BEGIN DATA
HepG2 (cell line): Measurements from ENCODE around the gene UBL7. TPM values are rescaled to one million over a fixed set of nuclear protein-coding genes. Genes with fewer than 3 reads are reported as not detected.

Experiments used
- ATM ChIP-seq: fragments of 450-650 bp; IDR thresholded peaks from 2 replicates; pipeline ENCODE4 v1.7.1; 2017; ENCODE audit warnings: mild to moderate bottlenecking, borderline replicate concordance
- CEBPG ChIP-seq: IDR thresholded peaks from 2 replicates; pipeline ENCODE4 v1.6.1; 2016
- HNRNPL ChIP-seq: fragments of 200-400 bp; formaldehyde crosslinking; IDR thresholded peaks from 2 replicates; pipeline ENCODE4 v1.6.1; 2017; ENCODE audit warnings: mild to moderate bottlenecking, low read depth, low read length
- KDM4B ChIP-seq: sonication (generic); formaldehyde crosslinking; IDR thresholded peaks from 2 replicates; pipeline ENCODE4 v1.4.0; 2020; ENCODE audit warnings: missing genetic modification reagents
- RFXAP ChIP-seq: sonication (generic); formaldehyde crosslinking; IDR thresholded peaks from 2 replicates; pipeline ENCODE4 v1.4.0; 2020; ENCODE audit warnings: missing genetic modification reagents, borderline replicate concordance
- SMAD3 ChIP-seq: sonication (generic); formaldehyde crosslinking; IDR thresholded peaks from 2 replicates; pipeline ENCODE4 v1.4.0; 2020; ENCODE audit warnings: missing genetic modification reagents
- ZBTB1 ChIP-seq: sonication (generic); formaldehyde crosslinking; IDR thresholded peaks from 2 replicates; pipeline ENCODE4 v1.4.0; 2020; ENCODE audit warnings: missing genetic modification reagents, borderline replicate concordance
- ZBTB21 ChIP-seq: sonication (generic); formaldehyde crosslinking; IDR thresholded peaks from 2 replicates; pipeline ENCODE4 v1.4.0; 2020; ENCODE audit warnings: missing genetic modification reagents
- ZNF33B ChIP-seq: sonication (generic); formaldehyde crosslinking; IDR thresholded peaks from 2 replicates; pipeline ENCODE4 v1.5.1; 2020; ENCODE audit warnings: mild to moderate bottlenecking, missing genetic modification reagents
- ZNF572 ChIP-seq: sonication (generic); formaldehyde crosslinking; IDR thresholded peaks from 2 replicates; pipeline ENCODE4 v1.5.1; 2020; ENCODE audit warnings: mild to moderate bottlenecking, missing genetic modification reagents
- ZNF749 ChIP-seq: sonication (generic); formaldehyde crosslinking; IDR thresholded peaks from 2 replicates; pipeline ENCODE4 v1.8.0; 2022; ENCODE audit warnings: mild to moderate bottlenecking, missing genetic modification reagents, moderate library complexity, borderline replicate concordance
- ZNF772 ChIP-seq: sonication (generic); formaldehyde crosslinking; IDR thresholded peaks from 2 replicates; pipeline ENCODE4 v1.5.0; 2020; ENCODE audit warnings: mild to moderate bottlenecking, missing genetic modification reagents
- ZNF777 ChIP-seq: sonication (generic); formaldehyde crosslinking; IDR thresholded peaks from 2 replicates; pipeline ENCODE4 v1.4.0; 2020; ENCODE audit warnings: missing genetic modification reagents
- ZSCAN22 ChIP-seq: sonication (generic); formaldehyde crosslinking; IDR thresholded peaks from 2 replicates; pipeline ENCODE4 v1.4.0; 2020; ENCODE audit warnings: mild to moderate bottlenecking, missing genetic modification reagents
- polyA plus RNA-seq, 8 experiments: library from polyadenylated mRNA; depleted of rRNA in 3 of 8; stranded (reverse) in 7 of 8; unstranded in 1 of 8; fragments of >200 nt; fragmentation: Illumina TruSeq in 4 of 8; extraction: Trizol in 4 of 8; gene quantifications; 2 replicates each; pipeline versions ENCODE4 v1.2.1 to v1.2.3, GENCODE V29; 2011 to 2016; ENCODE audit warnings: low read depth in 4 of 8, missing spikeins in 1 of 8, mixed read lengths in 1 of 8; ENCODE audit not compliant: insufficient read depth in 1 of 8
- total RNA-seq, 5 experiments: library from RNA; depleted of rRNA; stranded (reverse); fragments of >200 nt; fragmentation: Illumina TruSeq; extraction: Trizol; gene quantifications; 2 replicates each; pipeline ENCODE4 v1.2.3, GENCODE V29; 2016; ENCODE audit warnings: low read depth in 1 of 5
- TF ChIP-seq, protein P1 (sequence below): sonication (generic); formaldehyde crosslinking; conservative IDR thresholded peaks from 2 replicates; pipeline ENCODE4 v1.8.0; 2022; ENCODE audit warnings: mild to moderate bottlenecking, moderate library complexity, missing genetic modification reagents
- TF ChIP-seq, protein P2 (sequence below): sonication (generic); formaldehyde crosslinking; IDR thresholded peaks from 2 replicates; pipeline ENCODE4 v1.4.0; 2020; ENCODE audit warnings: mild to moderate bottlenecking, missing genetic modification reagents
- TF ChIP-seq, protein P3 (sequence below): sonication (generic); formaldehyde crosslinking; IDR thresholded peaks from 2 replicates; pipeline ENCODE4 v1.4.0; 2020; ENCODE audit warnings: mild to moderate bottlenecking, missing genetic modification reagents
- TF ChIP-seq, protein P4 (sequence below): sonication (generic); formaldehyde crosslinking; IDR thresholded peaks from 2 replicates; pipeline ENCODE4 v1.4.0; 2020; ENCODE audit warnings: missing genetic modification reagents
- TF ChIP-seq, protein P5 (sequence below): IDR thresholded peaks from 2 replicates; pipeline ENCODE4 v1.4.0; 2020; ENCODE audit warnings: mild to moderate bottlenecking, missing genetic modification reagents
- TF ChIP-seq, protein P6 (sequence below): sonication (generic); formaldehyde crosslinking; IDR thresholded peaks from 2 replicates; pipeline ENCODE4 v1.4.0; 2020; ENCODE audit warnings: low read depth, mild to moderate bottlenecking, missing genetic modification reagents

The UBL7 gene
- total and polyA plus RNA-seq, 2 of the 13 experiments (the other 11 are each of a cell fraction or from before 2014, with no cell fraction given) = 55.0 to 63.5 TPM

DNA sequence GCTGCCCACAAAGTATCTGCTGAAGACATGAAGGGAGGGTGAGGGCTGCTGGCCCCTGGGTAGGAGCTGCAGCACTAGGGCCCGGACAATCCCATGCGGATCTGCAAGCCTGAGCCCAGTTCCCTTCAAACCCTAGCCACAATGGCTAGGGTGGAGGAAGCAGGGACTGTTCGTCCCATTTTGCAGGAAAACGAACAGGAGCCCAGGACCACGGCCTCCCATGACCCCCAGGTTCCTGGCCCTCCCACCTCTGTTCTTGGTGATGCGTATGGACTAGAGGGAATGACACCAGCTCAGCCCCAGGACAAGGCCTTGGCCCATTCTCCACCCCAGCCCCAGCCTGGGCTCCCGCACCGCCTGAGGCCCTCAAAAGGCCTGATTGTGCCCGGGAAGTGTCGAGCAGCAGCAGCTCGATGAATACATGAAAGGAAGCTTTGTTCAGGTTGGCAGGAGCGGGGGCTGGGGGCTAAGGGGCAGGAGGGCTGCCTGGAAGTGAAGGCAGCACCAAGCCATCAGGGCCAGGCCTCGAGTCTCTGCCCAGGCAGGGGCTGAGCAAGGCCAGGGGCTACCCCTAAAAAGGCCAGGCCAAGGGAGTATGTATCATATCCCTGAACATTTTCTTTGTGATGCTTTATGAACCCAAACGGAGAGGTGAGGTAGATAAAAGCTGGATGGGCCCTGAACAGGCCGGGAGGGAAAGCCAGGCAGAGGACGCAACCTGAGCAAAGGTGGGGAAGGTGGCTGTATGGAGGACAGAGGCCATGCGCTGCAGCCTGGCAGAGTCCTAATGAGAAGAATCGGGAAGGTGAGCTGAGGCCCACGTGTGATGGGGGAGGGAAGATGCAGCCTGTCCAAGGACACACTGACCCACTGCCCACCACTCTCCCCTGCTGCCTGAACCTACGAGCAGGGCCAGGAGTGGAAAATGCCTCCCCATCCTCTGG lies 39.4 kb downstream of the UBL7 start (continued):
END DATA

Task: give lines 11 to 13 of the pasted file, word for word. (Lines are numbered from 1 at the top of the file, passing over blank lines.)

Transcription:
- ZNF33B ChIP-seq: sonication (generic); formaldehyde crosslinking; IDR thresholded peaks from 2 replicates; pipeline ENCODE4 v1.5.1; 2020; ENCODE audit warnings: mild to moderate bottlenecking, missing genetic modification reagents
- ZNF572 ChIP-seq: sonication (generic); formaldehyde crosslinking; IDR thresholded peaks from 2 replicates; pipeline ENCODE4 v1.5.1; 2020; ENCODE audit warnings: mild to moderate bottlenecking, missing genetic modification reagents
- ZNF749 ChIP-seq: sonication (generic); formaldehyde crosslinking; IDR thresholded peaks from 2 replicates; pipeline ENCODE4 v1.8.0; 2022; ENCODE audit warnings: mild to moderate bottlenecking, missing genetic modification reagents, moderate library complexity, borderline replicate concordance